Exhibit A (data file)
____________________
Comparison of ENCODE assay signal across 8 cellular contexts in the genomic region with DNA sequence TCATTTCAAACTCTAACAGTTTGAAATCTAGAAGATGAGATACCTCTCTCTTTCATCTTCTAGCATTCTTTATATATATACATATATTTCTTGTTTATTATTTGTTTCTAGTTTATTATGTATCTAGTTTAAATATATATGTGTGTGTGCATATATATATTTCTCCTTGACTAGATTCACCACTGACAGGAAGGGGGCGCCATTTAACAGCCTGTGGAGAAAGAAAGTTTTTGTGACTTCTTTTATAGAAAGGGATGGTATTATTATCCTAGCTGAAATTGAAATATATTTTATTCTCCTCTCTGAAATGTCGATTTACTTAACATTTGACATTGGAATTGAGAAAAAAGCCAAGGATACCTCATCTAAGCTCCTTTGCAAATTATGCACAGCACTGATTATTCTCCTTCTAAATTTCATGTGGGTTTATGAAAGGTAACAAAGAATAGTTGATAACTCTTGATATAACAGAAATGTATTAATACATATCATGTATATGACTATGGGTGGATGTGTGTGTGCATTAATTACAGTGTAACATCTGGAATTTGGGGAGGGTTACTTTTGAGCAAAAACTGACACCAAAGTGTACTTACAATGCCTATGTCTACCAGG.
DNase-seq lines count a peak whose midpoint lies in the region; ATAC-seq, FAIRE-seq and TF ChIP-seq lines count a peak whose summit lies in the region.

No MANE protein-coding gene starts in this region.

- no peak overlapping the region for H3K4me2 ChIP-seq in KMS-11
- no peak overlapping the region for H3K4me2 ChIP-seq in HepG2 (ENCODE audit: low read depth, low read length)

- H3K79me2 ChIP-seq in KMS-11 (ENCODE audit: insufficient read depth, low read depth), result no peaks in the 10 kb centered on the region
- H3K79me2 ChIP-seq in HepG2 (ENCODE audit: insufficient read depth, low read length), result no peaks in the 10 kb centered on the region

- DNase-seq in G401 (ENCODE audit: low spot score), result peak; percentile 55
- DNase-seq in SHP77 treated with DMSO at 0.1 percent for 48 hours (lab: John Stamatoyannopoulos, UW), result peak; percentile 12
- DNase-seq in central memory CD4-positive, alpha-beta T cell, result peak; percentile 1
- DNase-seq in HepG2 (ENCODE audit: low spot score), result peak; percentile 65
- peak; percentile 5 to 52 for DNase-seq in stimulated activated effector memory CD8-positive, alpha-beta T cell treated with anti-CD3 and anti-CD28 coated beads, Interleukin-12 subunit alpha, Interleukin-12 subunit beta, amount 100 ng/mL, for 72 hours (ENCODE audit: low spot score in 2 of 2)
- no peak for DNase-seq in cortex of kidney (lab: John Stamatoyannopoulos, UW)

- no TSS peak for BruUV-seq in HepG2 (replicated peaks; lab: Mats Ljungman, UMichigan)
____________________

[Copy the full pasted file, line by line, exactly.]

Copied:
Comparison of ENCODE assay signal across 8 cellular contexts in the genomic region with DNA sequence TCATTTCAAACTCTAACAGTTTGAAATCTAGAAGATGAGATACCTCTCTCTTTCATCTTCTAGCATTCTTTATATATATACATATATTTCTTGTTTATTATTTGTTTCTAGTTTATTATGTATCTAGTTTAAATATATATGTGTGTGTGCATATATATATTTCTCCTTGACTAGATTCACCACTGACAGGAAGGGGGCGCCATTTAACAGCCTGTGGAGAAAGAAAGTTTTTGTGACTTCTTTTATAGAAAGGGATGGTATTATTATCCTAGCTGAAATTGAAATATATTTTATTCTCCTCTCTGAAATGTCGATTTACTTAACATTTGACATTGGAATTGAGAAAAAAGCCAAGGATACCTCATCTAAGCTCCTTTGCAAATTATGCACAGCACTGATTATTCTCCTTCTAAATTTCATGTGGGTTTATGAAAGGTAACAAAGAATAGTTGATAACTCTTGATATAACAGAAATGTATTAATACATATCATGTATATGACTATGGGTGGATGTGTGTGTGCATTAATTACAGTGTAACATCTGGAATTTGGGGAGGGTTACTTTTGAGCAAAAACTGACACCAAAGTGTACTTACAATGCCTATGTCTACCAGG.
DNase-seq lines count a peak whose midpoint lies in the region; ATAC-seq, FAIRE-seq and TF ChIP-seq lines count a peak whose summit lies in the region.

No MANE protein-coding gene starts in this region.

- no peak overlapping the region for H3K4me2 ChIP-seq in KMS-11
- no peak overlapping the region for H3K4me2 ChIP-seq in HepG2 (ENCODE audit: low read depth, low read length)

- H3K79me2 ChIP-seq in KMS-11 (ENCODE audit: insufficient read depth, low read depth), result no peaks in the 10 kb centered on the region
- H3K79me2 ChIP-seq in HepG2 (ENCODE audit: insufficient read depth, low read length), result no peaks in the 10 kb centered on the region

- DNase-seq in G401 (ENCODE audit: low spot score), result peak; percentile 55
- DNase-seq in SHP77 treated with DMSO at 0.1 percent for 48 hours (lab: John Stamatoyannopoulos, UW), result peak; percentile 12
- DNase-seq in central memory CD4-positive, alpha-beta T cell, result peak; percentile 1
- DNase-seq in HepG2 (ENCODE audit: low spot score), result peak; percentile 65
- peak; percentile 5 to 52 for DNase-seq in stimulated activated effector memory CD8-positive, alpha-beta T cell treated with anti-CD3 and anti-CD28 coated beads, Interleukin-12 subunit alpha, Interleukin-12 subunit beta, amount 100 ng/mL, for 72 hours (ENCODE audit: low spot score in 2 of 2)
- no peak for DNase-seq in cortex of kidney (lab: John Stamatoyannopoulos, UW)

- no TSS peak for BruUV-seq in HepG2 (replicated peaks; lab: Mats Ljungman, UMichigan)